Right now, you might feel that a personal loan is the best option when it comes to funding your business idea. Often, new entrepreneurs take this route because when they apply for a personal loan. Your lender will only care about your credentials, rather than those of your business – which can be a relief for those who are just starting out with no success to show as of yet.
In addition, personal loan interest rates tend to be lower than that of business loans, making them a good alternative for anybody who would rather pay back less. And, you’re unlikely to be asked to put up any additional collateral like your home, car or savings to secure the funds.
If you’re thinking of starting a small business, a personal loan may seem like a logical approach. We’ve put together some reasons why you should – and why you shouldn’t – go down this route.
#1. It’s Easier to Secure:
There’s no denying that securing a personal loan is a much easier process than getting funding for your new business. All your lender will look at is your personal credit score and history of borrowing and repaying funds. Which means, that as long as you have a good credit score, have been responsible with your debts in the past, and don’t have tons of debt to pay off right now, there’s usually no reason why you shouldn’t be accepted.
On the other hand, getting a business loan carries a far heavier risk of rejection. The lender will want to know all about your business, read your business plan, and consider the expected future growth and profit. They’ll also be interested in your competitors and how you’re going to gain an edge over them.
#2. There’s Usually No Collateral Required:
If you’re worried about collateral, a personal loan could be the best option for you when it comes to funding your small business venture. After insufficient cash flow, insufficient collateral is one of the biggest reasons why banks deny entrepreneurs a small business loan.
Although online or SBA lenders tend to be more lenient and are less likely to reject your application if insufficient collateral is the only thing holding you back, traditional bank loans tend to be stricter and it could quickly become a problem. On the other hand, no collateral is usually required when taking out a personal loan. If you don’t have much in the way of savings or investments, and there’s no option to offer your home as collateral, a personal loan could be the best alternative.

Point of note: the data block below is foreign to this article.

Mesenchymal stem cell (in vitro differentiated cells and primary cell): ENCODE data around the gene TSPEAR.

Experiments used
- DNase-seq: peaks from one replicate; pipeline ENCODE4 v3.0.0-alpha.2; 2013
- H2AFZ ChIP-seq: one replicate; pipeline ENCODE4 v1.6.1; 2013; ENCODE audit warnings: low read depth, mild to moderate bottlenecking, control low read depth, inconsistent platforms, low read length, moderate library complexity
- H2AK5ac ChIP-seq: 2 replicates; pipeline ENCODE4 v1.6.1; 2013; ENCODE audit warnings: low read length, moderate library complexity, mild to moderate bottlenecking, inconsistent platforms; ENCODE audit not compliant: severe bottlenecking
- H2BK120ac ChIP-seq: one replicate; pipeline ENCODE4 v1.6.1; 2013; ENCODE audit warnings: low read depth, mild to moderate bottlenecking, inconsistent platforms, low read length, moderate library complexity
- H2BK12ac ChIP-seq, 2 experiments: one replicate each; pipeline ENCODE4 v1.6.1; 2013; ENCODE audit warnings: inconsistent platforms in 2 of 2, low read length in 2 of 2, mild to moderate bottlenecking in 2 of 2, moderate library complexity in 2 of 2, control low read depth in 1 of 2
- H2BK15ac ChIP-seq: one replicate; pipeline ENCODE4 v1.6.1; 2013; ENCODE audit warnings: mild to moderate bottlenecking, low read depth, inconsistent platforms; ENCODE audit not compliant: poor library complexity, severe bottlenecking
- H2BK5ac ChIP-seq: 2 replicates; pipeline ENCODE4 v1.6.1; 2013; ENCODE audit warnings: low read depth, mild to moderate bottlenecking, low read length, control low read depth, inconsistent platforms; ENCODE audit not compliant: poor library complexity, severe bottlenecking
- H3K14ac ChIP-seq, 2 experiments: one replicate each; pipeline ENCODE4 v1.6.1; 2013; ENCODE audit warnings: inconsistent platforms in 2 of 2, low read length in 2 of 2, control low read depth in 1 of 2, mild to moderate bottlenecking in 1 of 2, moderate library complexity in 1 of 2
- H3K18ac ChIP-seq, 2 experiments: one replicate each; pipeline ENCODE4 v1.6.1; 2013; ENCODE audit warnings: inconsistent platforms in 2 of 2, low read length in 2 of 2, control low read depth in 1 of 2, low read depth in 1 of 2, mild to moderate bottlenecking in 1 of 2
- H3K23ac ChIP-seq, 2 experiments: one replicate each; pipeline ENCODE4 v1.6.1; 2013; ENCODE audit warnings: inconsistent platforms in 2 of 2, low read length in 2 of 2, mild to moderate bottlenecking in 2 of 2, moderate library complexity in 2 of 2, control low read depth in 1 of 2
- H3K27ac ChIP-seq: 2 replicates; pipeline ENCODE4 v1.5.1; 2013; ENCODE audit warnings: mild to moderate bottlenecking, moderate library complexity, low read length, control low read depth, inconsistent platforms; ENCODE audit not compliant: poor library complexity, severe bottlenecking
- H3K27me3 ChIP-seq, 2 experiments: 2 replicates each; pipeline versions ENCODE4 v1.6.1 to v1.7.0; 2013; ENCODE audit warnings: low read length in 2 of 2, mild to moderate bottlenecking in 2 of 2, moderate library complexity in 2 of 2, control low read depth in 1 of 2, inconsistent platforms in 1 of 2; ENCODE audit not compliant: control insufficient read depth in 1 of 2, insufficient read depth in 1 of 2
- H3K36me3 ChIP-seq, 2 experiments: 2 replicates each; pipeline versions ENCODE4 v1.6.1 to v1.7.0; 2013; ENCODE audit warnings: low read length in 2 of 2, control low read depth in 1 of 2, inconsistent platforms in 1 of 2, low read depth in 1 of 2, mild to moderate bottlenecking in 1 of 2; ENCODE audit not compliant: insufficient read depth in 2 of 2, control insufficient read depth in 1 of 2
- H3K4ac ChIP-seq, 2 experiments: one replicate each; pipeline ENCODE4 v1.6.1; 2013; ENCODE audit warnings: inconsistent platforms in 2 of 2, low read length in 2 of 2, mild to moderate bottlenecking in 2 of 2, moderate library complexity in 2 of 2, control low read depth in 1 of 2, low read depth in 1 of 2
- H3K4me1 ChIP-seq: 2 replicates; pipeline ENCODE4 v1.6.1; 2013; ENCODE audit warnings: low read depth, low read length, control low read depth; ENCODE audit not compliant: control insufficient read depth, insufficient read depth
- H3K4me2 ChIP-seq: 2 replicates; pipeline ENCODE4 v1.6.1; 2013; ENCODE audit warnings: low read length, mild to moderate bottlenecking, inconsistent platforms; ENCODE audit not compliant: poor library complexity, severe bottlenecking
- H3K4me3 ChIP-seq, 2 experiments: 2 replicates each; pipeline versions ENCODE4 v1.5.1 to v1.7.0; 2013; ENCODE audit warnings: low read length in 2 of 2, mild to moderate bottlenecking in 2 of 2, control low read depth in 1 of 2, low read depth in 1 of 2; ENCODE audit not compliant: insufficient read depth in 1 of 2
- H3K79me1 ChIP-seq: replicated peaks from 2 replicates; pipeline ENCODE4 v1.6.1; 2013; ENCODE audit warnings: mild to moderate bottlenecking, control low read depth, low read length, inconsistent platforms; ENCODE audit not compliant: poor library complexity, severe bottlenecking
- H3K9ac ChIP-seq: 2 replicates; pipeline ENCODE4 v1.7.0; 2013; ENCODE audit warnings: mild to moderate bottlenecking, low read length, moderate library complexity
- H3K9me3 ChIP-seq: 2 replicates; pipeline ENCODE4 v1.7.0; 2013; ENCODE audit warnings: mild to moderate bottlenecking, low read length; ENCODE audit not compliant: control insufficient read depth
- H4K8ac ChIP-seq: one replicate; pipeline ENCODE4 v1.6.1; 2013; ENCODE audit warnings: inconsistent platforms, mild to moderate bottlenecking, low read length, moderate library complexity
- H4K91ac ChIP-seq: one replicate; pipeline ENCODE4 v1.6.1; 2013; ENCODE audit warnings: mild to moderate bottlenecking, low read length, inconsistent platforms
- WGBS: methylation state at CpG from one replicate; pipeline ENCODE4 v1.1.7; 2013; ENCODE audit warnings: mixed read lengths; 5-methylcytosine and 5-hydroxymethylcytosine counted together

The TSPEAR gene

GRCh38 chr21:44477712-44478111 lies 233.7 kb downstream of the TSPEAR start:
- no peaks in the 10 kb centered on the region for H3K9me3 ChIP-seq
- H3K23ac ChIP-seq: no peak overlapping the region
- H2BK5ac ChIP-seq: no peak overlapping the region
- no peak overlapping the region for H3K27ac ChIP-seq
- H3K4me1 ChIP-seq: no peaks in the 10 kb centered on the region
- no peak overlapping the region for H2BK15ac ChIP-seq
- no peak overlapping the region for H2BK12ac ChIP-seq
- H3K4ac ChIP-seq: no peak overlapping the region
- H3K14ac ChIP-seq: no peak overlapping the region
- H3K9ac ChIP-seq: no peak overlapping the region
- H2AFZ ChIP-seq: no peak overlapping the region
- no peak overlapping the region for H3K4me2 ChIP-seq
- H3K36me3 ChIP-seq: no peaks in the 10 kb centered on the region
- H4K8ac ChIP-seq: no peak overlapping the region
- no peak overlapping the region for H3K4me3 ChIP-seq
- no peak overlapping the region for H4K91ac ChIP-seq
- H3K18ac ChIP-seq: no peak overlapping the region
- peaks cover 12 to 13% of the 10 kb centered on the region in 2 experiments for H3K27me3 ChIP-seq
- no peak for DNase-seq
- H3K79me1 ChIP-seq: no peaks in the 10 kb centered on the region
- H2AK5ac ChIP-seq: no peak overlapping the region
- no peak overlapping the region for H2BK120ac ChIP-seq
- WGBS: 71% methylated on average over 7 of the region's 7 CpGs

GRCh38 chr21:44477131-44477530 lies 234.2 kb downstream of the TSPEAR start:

#3. You Only Need a Small Amount:
Starting your own business is quickly becoming more accessible and far cheaper to do. So, you may find that in order to get your business idea off the ground, you don’t need to invest hundreds of thousands of dollars. Maybe all you need is a few thousand to get you sorted with branding, a website, and marketing for a small business that you plan to run from home.
If this is the case, then taking out a personal loan is often the most sensible option. Many banks are reluctant to lend smaller amounts of money as business loans since they yield less interest. However, bear in mind that a personal loan isn’t your only option. You might want to consider a small business loan provider; these are more likely to offer smaller amounts of funding.
#4. You’re Still in the Planning Stages:
If you haven’t yet opened your business doors and started trading, there’s a very slim chance that you’re going to be accepted for a business loan. But what do you do if you need the funding in order to get your business off the ground and make this happen?
Personal loans can come in very handy in this situation because they provide you with the funds that you need to actually turn your idea into a reality. Banks and small business lenders, on the other hand, need to be confident in your brand before offering you a loan. They will look for a comprehensive business plan, positive cash flow, and a visibly thriving facility before deciding whether or not to part with their money. If you’re nowhere near this stage but need capital to continue, a personal loan can help you out.
#5. Keeping Your Personal and Business Finances Separate:
However, getting a personal loan to fund your business isn’t always a good idea because it stops you from being truly able to keep your personal and business finances separate. This can quickly become a nightmare when you are doing your tax return, for example – your accountant may not be best pleased.
This could also cause problems in the future if you reach a point where applying for a small business loan or business loan from the bank is on the cards. Your lender is more likely to look suspiciously upon tax returns that consolidate both your business and personal expenses.
#6. You Could Jeopardise Your Personal Assets:
Another reason to be wary of using a personal loan for business purposes is that it could put your personal assets in jeopardy if your business isn’t as successful as you’d hoped. If your company finds itself in legal trouble, for example, you could end up paying dearly for it out of your personal funds, regardless of how your company is legally registered.
In addition, you’ll also be held personally responsible if your business does not make enough profit to cover the cost of repaying the personal loan. If you default on a personal loan, even if it is unsecured, your lender has every right to come after your personal assets in order to get back what you owe.
If you’re thinking of starting your own business but need funding to get started, a personal loan can be a great choice. But there can also be some downfalls of taking this route. Do your research and carefully weigh up your options before deciding which type of funding is best for your new brand.